The Resurrection and the Life
Key Verse: “Jesus said unto her, I am the resurrection, and the life: he that believeth in me, though he were dead, yet shall he live.”
NEAR THE END OF HIS earthly ministry, Jesus received a message from Mary and Martha of Bethany that their brother Lazarus, a dear friend of the Master’s, was sick. After waiting two days, until Lazarus had died, Jesus proposed returning to Bethany in Judea. However, his disciples were concerned for his safety, because his enemies had sought to stone him.—John 11:1-8
Our Lord foreknew all the circumstances regarding his visit to Bethany. He indicated he would proceed with his plans. In doing so, Jesus understood fully that the miracle he intended to perform would further disconcert his enemies.
When Jesus finally reached Bethany, Martha went out to greet him in the midst of her sorrow and probable disappointment that he had not arrived earlier. “Then said Martha unto Jesus, Lord, if thou hadst been here, my brother had not died. But I know, that even now, whatsoever thou wilt ask of God, God will give it thee.”—vss. 21,22
In response, Jesus affirmed that her brother Lazarus would rise again. (vs. 23) In pointing Martha’s mind to the resurrection, it is important to note the Lord did not say that Lazarus was not really dead. The general understanding among all believing Jews at that time was the hope of a resurrection at some future day which was to be accomplished by divine power. (vs. 24) This is an important message which believers should proclaim at this time as well, especially in view of the prevalent human theory that the dead are more alive then ever.
The scriptural viewpoint of death is simply that it is the cessation of life. The Bible explicitly states that the dead know nothing. (Eccles. 9:11) Were it not part of the divine plan that Jesus would provide the ransom price for Adam and, ultimately, the entire human race, death would be an eternal condition from which there could be no hope for release.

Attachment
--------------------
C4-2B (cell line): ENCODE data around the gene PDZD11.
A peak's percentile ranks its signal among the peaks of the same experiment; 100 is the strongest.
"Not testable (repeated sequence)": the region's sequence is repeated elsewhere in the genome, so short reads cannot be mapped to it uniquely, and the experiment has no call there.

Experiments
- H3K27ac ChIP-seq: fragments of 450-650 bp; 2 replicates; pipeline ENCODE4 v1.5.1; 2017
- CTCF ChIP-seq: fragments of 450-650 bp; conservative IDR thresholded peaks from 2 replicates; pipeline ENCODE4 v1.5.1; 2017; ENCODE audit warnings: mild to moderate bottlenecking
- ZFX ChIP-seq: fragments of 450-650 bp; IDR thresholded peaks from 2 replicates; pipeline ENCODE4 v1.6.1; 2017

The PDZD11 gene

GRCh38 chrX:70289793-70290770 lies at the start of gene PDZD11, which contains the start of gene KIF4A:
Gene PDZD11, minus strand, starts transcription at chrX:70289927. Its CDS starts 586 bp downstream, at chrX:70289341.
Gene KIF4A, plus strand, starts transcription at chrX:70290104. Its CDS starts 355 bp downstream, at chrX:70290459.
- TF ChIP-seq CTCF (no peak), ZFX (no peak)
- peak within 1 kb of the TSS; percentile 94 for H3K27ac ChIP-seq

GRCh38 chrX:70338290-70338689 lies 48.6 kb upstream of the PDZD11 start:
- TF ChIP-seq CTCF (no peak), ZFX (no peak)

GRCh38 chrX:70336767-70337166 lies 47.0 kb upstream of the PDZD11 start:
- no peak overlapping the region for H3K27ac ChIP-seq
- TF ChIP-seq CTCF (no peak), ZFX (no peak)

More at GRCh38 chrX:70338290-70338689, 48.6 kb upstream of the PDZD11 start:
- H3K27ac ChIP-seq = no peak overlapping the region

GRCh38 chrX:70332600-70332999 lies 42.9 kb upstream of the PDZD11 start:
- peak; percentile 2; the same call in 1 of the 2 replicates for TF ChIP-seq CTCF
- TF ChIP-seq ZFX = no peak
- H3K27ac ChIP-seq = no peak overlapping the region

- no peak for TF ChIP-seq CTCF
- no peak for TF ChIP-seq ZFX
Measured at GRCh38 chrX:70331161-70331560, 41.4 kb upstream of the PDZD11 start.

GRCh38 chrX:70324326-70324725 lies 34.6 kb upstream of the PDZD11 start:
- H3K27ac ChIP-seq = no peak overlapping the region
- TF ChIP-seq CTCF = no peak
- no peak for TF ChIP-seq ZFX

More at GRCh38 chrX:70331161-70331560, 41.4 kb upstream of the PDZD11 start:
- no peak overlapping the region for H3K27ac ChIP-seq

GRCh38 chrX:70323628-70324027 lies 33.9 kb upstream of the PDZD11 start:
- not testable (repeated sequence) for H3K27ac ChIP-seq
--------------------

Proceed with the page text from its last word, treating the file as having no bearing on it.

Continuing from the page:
The Key Verse explains that our hope for life is lodged in Christ. The only means by which all the dead are to be awakened and attain to life is the ransoming power of his atoning sacrifice. This is true whether it be for the church during this Gospel Age, or for the human family at large during God’s Kingdom.
The climax of this lesson was realized when Jesus demonstrated why he had not traveled to Bethany prior to the death of Lazarus. “When he thus had spoken, he cried with a loud voice, Lazarus, come forth. And he that was dead came forth, bound hand and foot with graveclothes: and his face was bound about with a napkin. Jesus saith unto them, Loose him, and let him go. Then many of the Jews which came to Mary, and had seen the things which Jesus did, believed on him.”—John 11:43-45
If the raising of Lazarus convinced many of the Jews as to what divine power could accomplish on that occasion, think of all the rejoicing that will occur when God’s kingdom is established, and similar miracles occur on a worldwide basis.—Isa. 35:10